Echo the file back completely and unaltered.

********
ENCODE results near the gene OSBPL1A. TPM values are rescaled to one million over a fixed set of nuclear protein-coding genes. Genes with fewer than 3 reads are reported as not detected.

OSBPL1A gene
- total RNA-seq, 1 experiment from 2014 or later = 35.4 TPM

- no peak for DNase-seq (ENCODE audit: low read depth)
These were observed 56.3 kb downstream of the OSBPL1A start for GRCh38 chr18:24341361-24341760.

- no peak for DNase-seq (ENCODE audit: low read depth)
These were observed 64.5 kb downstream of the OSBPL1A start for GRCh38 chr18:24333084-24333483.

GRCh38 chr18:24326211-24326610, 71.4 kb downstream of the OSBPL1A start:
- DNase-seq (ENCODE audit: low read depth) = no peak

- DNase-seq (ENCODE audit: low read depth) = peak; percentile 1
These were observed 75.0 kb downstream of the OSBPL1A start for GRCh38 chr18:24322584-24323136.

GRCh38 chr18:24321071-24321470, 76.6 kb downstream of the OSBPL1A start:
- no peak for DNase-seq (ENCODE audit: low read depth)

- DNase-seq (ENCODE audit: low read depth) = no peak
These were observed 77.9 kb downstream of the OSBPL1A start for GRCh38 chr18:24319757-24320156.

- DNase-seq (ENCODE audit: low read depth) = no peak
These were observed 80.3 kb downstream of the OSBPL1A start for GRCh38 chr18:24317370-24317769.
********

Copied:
ENCODE results near the gene OSBPL1A. TPM values are rescaled to one million over a fixed set of nuclear protein-coding genes. Genes with fewer than 3 reads are reported as not detected.

OSBPL1A gene
- total RNA-seq, 1 experiment from 2014 or later = 35.4 TPM

- no peak for DNase-seq (ENCODE audit: low read depth)
These were observed 56.3 kb downstream of the OSBPL1A start for GRCh38 chr18:24341361-24341760.

- no peak for DNase-seq (ENCODE audit: low read depth)
These were observed 64.5 kb downstream of the OSBPL1A start for GRCh38 chr18:24333084-24333483.

GRCh38 chr18:24326211-24326610, 71.4 kb downstream of the OSBPL1A start:
- DNase-seq (ENCODE audit: low read depth) = no peak

- DNase-seq (ENCODE audit: low read depth) = peak; percentile 1
These were observed 75.0 kb downstream of the OSBPL1A start for GRCh38 chr18:24322584-24323136.

GRCh38 chr18:24321071-24321470, 76.6 kb downstream of the OSBPL1A start:
- no peak for DNase-seq (ENCODE audit: low read depth)

- DNase-seq (ENCODE audit: low read depth) = no peak
These were observed 77.9 kb downstream of the OSBPL1A start for GRCh38 chr18:24319757-24320156.

- DNase-seq (ENCODE audit: low read depth) = no peak
These were observed 80.3 kb downstream of the OSBPL1A start for GRCh38 chr18:24317370-24317769.